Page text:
Ever since the dawn of man, we have strived to go fast. Motorcycle enthusiasts and gear-heads perhaps have this desire slightly more so than the average Joe. A few such men - Matt
Markstaller, Bob Carpenter, and Jason DiSalvo - have pulled together a
team of people to restore Triumph Motorcycles’ legacy in landspeed
racing. Man’s passion has always launched innovation, and these three
men have set out to design, build and ride the world’s
most advanced streamliner, the Castrol Rocket.
held the title of “World’s Fastest Motorcycle” from 1955 to 1970 with
the exception of a brief 33-day period. The Triumph streamliners to
carry world records were Devil’s Arrow, Texas Cee-gar and Gyronaut X1,
the last being at 245.60 mph (395.28 km/h). Today's bar now sits at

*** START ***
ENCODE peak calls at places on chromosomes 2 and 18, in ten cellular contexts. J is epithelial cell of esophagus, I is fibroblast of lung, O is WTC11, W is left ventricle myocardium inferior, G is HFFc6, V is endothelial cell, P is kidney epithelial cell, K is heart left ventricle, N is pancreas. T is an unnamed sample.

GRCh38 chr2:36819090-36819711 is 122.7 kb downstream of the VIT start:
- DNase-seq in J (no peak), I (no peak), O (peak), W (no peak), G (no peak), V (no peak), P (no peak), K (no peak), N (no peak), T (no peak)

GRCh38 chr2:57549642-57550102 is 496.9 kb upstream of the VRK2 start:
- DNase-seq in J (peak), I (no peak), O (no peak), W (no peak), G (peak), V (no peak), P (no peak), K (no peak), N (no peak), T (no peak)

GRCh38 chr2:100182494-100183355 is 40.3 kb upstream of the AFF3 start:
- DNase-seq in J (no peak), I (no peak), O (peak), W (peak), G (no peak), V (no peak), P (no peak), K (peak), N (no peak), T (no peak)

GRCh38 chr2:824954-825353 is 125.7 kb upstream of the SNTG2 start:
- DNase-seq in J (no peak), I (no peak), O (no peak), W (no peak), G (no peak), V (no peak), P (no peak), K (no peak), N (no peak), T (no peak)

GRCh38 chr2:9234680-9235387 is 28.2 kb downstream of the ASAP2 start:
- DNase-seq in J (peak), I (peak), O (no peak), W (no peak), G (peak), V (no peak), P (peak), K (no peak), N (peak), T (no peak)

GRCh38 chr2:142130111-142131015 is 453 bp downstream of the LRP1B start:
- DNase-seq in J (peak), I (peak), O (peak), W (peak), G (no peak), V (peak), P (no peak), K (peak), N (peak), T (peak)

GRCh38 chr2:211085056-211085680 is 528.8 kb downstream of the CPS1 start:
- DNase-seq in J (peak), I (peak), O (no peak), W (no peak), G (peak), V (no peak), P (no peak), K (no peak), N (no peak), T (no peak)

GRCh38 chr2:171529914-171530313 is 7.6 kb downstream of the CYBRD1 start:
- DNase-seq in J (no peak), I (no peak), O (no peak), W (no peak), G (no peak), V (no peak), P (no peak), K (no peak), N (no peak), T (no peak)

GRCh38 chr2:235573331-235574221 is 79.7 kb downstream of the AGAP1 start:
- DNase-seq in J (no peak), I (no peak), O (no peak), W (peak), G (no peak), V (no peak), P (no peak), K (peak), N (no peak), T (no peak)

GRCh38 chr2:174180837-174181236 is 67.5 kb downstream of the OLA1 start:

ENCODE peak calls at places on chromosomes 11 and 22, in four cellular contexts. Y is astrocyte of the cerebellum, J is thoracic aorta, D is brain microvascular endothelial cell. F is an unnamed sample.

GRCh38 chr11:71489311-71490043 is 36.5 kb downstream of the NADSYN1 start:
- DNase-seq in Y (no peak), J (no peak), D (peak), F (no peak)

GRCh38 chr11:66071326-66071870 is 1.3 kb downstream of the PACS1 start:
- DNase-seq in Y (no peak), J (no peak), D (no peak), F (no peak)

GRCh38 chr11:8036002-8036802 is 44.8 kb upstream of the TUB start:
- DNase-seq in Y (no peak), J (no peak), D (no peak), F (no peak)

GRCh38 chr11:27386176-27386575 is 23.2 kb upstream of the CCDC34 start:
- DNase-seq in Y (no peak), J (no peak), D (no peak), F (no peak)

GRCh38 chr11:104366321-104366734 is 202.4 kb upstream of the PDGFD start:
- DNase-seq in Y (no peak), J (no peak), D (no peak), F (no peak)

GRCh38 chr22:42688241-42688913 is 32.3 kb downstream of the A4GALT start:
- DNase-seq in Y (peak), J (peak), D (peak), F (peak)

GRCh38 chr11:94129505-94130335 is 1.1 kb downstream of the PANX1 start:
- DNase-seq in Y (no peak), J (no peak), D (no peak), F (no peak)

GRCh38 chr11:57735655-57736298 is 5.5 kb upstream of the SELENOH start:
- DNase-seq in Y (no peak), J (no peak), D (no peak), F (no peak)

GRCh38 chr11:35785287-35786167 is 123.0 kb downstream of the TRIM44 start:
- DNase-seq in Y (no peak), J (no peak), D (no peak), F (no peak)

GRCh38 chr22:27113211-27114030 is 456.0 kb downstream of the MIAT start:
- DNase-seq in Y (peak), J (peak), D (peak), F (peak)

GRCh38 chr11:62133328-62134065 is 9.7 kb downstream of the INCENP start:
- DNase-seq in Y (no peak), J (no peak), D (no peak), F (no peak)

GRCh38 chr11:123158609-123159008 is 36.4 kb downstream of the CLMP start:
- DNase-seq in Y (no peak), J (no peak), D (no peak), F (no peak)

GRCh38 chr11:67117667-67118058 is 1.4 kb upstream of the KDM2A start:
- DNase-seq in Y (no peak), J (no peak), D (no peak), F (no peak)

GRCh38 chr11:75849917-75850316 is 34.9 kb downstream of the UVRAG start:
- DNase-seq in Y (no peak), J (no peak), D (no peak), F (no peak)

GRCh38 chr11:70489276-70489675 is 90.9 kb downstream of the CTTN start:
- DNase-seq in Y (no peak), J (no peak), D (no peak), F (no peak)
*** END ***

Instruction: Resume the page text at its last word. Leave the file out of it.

376.363 mph (605.697 km/h).
serves as aerodynamic engineer; Carpenter is the high-peformance engine
builder; and Daytona 200 winner and Bonneville class record holder
DiSalvo bravely pilots Triumph’s latest entry. This cross-country team
converges on the Bonneville Salt Flats, a 40 square mile salt pan in
northwestern Utah, with the goal of a 400 mph plus record-breaking run.
2013 edition Castrol Rocket features Carbon Kevlar monocoque
construction with two turbocharged Triumph Rocket III engines producing a
combined 1,000+ HP. It is 25.5’ long, 2’ wide and 3’ tall, a true rocket
on two wheels powered by methanol fuel and filled with Castrol 4T 10W40
full synthetic oil.
Images and copy via the Castrol Rocket website.
Labels: Bonneville, Jason DiSalvo, Land-speed Record, Salt Flats, Triumph, Triumph Motorcycles